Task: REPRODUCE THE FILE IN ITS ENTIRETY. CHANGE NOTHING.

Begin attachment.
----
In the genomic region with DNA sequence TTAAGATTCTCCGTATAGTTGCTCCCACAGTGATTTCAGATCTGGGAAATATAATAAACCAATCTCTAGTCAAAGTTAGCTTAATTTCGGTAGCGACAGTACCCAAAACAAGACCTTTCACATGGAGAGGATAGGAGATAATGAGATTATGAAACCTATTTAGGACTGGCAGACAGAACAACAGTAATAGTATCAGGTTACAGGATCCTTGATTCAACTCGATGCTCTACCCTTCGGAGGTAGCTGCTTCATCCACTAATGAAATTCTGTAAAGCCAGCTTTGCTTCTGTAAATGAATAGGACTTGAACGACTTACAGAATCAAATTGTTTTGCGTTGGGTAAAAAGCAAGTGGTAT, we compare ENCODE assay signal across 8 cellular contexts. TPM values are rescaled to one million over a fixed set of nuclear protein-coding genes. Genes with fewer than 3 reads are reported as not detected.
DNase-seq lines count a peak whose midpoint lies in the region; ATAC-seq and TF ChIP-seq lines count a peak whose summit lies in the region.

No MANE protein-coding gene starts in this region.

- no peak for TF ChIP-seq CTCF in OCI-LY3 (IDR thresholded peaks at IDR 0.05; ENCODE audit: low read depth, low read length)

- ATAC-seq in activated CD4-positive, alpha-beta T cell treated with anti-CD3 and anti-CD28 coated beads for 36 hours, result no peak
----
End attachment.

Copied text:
In the genomic region with DNA sequence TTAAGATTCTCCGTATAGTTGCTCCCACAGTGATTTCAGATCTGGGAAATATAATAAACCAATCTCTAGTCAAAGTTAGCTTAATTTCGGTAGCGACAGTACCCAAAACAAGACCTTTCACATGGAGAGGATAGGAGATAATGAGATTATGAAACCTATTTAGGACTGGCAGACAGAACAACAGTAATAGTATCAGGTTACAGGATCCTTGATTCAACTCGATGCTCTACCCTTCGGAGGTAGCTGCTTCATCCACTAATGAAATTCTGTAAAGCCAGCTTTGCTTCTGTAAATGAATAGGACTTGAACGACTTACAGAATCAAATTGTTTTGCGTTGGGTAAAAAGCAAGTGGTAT, we compare ENCODE assay signal across 8 cellular contexts. TPM values are rescaled to one million over a fixed set of nuclear protein-coding genes. Genes with fewer than 3 reads are reported as not detected.
DNase-seq lines count a peak whose midpoint lies in the region; ATAC-seq and TF ChIP-seq lines count a peak whose summit lies in the region.

No MANE protein-coding gene starts in this region.

- no peak for TF ChIP-seq CTCF in OCI-LY3 (IDR thresholded peaks at IDR 0.05; ENCODE audit: low read depth, low read length)

- ATAC-seq in activated CD4-positive, alpha-beta T cell treated with anti-CD3 and anti-CD28 coated beads for 36 hours, result no peak